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SX10 Scanning Range Error Filter

Question asked by John Whidden on Jul 9, 2020
Latest reply on Jul 10, 2020 by John Whidden

Background
The new Trimble SX10 Scanning Total Station has a published scanning range
error of 1.5mm +/-. The actual Range error is 1.5mm +/- at one sigma, or in real terms 4.5mm
+/-. (see fig. 1 attached)
For earthworks and many civil applications, the range error of 4.5mm +/- is of minimal
consequence and is hardly noticeable when surveying earthworks, road corridors, quarry
surveys etc…
However, when completing higher order surveys for feature deformation, monitoring, as-built
of new construction, etc… where construction survey tolerances are less than 5mm, this
becomes problematic. There are also concerns when scanning detailed features that are to be
meshed, the range error creates a rough result.
Observation
Though the Trimble SX10 Scanning Total Station produces a point cloud with an
overall thickness of 8-10mm, the mean of the point cloud yields a result of less than 1mm +/-
variation when compared to Total Station Direct Reflect observations.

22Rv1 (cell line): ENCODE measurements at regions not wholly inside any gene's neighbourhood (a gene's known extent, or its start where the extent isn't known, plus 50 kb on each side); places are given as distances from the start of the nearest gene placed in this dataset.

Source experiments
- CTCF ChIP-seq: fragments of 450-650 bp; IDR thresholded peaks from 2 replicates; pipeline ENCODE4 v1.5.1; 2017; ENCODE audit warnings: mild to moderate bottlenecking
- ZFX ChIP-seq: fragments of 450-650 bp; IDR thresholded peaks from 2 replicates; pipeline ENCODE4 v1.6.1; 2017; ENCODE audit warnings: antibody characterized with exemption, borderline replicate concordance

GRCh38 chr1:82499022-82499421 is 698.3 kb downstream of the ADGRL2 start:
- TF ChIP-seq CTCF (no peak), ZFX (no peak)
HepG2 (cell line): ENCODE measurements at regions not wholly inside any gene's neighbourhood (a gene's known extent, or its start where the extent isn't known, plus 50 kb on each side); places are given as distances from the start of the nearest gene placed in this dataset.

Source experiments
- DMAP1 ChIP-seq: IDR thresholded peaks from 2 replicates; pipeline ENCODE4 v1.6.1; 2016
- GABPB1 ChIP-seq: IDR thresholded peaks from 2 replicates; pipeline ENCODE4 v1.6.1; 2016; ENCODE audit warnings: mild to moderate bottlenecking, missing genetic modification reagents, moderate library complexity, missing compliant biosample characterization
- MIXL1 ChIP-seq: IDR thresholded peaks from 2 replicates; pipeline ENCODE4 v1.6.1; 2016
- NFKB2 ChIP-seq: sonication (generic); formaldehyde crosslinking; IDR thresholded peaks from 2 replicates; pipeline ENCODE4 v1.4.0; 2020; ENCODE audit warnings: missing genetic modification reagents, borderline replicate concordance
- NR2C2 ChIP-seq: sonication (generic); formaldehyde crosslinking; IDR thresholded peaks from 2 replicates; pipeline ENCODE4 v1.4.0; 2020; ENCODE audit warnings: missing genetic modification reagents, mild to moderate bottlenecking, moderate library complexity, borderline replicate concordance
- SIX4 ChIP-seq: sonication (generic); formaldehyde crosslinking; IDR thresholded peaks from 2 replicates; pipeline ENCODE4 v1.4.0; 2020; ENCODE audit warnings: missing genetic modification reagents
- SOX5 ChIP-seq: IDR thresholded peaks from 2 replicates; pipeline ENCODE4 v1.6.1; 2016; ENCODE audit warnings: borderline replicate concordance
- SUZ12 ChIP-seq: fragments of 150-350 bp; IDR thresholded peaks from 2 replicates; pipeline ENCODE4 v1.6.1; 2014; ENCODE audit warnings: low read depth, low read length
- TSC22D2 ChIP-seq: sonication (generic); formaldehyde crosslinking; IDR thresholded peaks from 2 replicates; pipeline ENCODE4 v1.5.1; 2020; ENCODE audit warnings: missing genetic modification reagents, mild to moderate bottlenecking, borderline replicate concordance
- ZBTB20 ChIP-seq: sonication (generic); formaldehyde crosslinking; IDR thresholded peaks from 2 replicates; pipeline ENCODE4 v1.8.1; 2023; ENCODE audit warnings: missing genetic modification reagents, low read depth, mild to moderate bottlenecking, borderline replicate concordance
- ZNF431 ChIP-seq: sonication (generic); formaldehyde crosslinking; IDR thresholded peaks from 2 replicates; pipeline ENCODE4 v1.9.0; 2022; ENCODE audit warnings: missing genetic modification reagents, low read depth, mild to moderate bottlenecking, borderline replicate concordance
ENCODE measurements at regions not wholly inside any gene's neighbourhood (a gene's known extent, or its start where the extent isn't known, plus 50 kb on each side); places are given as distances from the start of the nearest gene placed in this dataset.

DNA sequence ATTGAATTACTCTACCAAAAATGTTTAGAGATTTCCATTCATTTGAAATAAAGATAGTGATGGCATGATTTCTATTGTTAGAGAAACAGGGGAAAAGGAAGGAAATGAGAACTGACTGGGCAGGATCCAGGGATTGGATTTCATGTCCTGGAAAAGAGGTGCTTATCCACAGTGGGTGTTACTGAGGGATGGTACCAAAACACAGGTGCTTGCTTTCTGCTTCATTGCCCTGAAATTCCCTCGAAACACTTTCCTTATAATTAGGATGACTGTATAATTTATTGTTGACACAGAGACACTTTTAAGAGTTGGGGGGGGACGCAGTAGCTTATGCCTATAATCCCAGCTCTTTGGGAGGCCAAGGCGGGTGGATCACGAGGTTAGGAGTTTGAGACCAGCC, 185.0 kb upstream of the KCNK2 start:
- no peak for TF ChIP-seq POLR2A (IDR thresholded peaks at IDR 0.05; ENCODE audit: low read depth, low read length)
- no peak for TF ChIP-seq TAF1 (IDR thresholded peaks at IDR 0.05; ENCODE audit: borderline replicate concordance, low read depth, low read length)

Trimble Business Center currently has a Best Fit Line and Best Fit Arc routine
that will fit lines to the mean of a cloud section, but to the best of my knowledge there no
routines to filter and or reduce the point cloud to the mean of the point cloud, or to create a
surface mesh based on the mean of the point cloud.

 

Requested Features
1. Step 1 - The ability to filter the point cloud based on the mean of the point cloud. For
example: there would be a user variable to set the desired depth of points to retain
relative to the mean of the point cloud. (see fig.2 & fig.3 attached) If that variable was
set to 3mm, the resulting point cloud would have an overall thickness of 6mm and all
outliers would be removed.
2. Step 2- The ability to reposition the resulting points from step 1 to fit the mean of the
point cloud, all points remaining from step 1 would have their slope distances adjusted
relative to the scanner position so that they are repopulated at the mean of the point
cloud. (see fig.4 attached)

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